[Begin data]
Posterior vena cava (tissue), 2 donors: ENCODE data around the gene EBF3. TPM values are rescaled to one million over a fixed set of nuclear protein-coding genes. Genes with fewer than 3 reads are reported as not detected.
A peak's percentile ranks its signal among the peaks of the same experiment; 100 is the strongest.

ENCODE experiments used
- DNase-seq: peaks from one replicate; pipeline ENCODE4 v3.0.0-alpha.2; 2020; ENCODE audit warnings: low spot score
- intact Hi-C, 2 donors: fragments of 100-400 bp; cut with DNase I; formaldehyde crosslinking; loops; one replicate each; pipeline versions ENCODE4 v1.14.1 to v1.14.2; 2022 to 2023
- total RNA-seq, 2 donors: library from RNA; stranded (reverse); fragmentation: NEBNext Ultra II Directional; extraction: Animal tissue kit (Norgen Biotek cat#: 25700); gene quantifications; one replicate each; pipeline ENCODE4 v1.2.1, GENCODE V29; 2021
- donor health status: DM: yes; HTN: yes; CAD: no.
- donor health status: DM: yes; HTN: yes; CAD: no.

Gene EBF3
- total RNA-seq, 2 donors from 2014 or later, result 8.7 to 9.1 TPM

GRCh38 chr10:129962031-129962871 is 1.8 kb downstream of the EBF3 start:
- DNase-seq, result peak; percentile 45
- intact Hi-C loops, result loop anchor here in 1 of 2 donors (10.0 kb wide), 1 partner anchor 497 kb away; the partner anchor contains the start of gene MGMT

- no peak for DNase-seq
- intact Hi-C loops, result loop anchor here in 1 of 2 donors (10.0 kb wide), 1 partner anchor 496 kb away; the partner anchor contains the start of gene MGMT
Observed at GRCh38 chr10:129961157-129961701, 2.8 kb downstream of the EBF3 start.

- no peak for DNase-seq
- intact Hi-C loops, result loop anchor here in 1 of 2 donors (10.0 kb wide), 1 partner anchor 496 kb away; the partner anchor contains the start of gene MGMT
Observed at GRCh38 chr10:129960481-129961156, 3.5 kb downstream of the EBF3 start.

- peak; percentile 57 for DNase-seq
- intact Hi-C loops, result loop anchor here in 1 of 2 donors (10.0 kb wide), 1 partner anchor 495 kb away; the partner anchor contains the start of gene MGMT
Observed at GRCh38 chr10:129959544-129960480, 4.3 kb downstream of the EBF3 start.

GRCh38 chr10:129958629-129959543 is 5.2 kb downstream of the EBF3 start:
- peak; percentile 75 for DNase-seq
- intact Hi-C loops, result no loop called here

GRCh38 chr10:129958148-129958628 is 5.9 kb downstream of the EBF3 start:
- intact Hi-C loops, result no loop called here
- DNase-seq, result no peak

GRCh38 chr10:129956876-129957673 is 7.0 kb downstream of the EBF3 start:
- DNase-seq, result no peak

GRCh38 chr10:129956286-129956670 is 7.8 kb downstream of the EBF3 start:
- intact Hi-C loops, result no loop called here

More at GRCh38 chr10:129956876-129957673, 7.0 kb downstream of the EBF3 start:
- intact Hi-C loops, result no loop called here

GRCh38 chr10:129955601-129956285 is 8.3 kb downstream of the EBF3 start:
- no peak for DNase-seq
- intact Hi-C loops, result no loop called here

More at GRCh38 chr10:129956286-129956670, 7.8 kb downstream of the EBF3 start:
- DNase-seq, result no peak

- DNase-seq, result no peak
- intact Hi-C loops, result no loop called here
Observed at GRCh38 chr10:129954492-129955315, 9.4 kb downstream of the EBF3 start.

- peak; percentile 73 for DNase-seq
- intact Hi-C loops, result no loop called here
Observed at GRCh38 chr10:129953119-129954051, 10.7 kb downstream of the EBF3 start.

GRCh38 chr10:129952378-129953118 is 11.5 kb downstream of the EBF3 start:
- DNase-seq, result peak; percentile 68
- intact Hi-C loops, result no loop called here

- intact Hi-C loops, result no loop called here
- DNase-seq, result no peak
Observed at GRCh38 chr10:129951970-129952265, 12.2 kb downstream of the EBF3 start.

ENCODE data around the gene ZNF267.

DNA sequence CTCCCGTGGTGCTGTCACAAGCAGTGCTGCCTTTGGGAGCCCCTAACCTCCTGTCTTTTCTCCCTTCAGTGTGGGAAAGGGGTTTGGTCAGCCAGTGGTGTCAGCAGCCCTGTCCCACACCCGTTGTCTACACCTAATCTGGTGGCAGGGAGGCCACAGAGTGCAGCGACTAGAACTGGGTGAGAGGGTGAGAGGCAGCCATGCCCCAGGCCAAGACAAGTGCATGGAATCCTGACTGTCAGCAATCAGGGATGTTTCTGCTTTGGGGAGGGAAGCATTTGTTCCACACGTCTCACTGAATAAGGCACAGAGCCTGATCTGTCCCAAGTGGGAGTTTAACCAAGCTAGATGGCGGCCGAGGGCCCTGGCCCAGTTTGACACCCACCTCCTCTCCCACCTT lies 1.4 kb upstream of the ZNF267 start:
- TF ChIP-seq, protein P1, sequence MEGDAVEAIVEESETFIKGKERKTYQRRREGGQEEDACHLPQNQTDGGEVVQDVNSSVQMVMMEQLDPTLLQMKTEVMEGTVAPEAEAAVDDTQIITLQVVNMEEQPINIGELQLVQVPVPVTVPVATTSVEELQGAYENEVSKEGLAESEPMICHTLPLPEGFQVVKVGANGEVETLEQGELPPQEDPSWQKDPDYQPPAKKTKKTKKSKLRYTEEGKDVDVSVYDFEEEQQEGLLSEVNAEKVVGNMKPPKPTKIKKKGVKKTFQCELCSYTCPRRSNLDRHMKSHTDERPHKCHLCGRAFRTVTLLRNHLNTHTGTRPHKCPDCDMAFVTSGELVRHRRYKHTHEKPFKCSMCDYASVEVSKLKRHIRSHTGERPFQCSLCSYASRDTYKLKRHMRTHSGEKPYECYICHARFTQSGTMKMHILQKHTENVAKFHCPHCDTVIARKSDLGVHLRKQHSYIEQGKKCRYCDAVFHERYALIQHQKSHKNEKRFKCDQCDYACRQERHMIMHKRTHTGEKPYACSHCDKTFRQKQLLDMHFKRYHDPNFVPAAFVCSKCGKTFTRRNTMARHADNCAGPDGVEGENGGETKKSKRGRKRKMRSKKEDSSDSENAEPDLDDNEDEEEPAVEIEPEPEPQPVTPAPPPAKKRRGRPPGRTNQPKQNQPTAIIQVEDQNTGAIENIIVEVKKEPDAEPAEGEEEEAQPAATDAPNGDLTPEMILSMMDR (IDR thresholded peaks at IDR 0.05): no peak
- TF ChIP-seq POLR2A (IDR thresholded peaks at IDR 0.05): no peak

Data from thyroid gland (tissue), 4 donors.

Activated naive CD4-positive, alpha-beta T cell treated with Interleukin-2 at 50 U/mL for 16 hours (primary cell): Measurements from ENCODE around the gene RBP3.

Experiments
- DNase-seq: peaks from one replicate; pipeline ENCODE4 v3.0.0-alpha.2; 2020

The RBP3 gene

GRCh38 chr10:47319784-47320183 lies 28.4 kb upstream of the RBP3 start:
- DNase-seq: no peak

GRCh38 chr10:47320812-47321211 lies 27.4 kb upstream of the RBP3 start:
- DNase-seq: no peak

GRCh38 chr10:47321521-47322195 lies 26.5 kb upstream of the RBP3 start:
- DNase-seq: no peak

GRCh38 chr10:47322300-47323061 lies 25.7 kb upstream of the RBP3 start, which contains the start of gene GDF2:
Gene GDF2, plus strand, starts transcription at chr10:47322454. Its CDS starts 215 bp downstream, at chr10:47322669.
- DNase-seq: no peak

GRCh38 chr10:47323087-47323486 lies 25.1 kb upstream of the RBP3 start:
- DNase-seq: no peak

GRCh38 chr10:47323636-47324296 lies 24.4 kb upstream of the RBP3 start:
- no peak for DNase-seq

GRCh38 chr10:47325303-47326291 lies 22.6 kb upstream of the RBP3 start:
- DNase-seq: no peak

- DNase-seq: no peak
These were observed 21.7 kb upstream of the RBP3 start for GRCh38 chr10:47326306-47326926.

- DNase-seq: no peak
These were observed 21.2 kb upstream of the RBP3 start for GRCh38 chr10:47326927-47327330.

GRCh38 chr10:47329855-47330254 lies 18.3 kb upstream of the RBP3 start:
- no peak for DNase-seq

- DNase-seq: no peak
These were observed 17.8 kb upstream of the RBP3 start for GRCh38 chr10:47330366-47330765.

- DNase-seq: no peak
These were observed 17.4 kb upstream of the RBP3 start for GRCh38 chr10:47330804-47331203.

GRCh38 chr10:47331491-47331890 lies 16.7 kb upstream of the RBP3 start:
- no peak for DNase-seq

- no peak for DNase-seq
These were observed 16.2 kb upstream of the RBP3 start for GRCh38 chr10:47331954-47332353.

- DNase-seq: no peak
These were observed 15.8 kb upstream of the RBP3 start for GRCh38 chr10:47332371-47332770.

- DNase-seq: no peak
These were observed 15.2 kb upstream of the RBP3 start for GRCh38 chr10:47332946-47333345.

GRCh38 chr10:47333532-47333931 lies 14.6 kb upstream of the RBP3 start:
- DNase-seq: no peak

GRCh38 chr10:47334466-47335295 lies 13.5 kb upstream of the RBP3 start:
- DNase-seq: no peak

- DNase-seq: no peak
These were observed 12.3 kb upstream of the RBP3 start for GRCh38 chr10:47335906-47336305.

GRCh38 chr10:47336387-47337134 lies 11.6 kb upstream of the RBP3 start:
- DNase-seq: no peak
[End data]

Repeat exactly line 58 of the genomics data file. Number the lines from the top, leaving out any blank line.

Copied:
Experiments